''It was like being under siege,'' said Mrs. Loucks, whose husband died
just over five yearsago.
The situation drew to a legal stalemate and the exploration stopped.
While Graphite Mountain still holds claims in the area, the company
became inactive last September after the death of Mr. Houston.
By contrast, the dispute over a uranium mining claim not far from the
Griesbach and Loucks properties in North Frontenac, Ontario, continues
Frank and Gloria Morrison mounted a different counterattack than Mr.
Griesbach, after stakes from Frontenac Ventures appeared in 2006 on 100
acres of land they had retired to from Ottawa.
Much of Eastern Ontario, including North Frontenac, is the subject of a
complex and longstanding land claim launched by the Algonquin Indian
tribe. The Ardoch Algonquin First Nation, the local branch of the
tribe, soon joined in protests against the uranium mining project after
being contacted by Mr. Morrison.
Frontenac Ventures, a privately held uranium mining company based in
Oakville, Ontario, eventually obtained a court injunction to keep
protesters out of the areas it was exploring. But Bob Lovelace, the
chief negotiator for the Ardoch Algonquins and a lecturer at Queen's
University in Kingston, defied the order. He argued that he was
governed by Algonquin law. That defiance led to a six month jail
sentence and a 25,000 Canadian dollar fine against Mr. Lovelace.
Ultimately Mr. Lovelace served only 102 days in prison before the jail
order and fine were both struck down by an appeals court in a decision,
released in July, that rebuked the trial court for ignoring earlier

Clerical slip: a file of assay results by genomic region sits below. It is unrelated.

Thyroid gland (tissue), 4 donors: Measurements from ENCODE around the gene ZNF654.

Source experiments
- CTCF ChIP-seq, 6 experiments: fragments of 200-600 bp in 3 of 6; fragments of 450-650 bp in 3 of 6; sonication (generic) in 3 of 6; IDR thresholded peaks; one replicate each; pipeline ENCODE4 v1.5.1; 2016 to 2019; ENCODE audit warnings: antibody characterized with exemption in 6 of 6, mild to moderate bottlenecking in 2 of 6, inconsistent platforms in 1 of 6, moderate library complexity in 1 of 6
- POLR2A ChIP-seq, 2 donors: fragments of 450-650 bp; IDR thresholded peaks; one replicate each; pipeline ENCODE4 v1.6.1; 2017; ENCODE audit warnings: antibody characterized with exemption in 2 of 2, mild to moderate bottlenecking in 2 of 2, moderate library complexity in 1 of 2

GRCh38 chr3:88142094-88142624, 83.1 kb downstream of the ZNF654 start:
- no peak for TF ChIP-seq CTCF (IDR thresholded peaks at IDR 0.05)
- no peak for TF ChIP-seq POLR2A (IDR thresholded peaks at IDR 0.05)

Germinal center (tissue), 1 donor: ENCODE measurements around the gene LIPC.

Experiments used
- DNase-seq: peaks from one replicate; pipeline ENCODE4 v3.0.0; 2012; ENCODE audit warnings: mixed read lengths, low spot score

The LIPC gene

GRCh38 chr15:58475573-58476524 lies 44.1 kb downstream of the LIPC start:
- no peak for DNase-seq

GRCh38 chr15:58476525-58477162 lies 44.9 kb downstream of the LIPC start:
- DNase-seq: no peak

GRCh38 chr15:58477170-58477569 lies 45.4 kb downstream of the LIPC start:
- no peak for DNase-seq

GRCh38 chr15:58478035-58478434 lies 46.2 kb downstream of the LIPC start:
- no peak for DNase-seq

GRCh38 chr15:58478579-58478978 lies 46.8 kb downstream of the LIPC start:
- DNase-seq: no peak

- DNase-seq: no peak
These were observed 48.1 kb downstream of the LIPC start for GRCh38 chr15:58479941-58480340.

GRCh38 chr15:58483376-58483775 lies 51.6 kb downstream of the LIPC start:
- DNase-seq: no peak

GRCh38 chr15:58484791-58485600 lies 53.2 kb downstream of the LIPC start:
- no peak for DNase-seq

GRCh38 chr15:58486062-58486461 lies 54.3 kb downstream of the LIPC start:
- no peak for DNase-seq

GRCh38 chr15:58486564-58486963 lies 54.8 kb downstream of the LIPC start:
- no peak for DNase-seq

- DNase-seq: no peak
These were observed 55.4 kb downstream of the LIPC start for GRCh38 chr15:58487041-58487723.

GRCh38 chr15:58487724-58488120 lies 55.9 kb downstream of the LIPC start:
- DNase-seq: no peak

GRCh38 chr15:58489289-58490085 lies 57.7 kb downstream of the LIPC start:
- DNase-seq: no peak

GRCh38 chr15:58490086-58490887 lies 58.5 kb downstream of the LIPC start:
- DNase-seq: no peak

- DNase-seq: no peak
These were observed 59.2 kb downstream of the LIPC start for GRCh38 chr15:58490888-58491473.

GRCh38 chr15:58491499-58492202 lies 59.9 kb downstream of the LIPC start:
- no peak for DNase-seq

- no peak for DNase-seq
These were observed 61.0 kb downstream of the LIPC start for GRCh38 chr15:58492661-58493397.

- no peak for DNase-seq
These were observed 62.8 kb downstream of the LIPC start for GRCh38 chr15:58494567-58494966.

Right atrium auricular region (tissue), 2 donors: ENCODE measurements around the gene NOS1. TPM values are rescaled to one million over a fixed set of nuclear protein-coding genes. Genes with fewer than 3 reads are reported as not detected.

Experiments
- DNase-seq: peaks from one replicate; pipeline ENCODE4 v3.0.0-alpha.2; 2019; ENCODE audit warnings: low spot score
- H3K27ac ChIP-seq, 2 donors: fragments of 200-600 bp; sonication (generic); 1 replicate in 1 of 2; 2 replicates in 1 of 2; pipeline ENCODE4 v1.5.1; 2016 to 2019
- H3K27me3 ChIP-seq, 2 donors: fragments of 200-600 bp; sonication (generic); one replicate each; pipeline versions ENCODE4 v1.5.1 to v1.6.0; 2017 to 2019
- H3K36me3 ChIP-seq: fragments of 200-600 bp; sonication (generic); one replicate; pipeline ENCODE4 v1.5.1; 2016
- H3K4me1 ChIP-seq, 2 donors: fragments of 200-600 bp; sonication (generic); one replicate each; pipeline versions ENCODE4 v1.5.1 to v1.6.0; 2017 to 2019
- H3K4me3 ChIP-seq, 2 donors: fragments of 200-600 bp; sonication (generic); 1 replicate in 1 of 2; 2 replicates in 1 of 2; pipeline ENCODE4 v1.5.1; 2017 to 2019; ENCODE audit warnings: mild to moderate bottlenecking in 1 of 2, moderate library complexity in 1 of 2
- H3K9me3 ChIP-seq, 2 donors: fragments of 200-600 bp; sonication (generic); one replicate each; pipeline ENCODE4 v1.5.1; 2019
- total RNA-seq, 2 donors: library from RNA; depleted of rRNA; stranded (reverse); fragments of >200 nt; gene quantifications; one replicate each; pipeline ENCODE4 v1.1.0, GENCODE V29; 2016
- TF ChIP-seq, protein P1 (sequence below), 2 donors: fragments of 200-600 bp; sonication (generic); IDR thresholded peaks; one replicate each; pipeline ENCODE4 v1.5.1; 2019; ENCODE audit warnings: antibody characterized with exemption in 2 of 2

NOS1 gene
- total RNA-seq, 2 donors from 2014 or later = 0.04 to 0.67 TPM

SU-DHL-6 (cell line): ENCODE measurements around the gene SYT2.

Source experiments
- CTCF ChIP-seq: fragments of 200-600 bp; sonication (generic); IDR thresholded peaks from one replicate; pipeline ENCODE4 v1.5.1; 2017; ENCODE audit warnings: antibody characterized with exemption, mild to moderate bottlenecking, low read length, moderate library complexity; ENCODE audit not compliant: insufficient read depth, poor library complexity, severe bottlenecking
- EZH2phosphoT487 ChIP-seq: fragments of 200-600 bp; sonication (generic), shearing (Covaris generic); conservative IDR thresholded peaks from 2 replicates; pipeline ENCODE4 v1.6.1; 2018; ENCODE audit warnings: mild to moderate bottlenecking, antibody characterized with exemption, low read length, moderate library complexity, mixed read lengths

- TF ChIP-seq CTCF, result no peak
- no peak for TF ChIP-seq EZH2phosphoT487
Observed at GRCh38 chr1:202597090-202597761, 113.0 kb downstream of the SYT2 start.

rulings related to native land claims. The appeals court also
criticized the current mining act for being ''remarkably sweeping.''
The ruling has not ended the dispute. Nor has it reduced Mr. Morrison's
resolve to block the project, a crusade that, he acknowledged, has
divided him from neighbors, generally lifelong residents of the area,
who see the mine as a potential source of jobs.
''We've got our life savings right here in this land and now it's
worthless,'' said Mr. Morrison, a professional musician and former
employee of the Canadian Police Association. ''I now understand what
makes a person an anarchist and what makes a person break the law.''
Exactly how the government will keep both the prospectors and
landowners happy with its revised mining act is unclear.
Michael Gravelle, the minister of mines, said the bill will only be
drafted following another in a long series of consultations now
underway. Any legislation, he said, will have to contain ''an
appropriate balance'' between landowner and mining interests.
George S. White, the president of Frontenac Ventures, which has spent
about 4 million to 5 million Canadian dollars on its project to date,
said it would be a mistake to limit miners and prospectors,
particularly in the current buoyant minerals market.
''The mining business in Ontario has been the backbone of the economy,
it has served the province well for 150 years,'' he said. ''In a
situation like this, the responsibility is on the landowner to find out
what they bought. We shouldn't be held up to ransom by somebody who
doesn't want mining.''
And although Mr. White has little sympathy for Mr. Morrison in
particular, the two men do share one thing: frustration.
''Had I known that this kind of opposition would develop, I would not
have got involved in the project,'' Mr. White said. ''It's something I
don't think anyone foresaw.''
PHOTOS: Peter Griesbach found trees on his property chopped down to
stake a mining claim. Years later, he is still fighting the
prospector.; A claim stake on Mr. Griesbach's property in Ontario.;
Like Mr. Griesbach, Mary Loucks also found claim stakes on her land.
After a legal wrangle, the exploration stopped. (PHOTOGRAPHS BY IAN
AUSTEN FOR THE NEW YORK TIMES)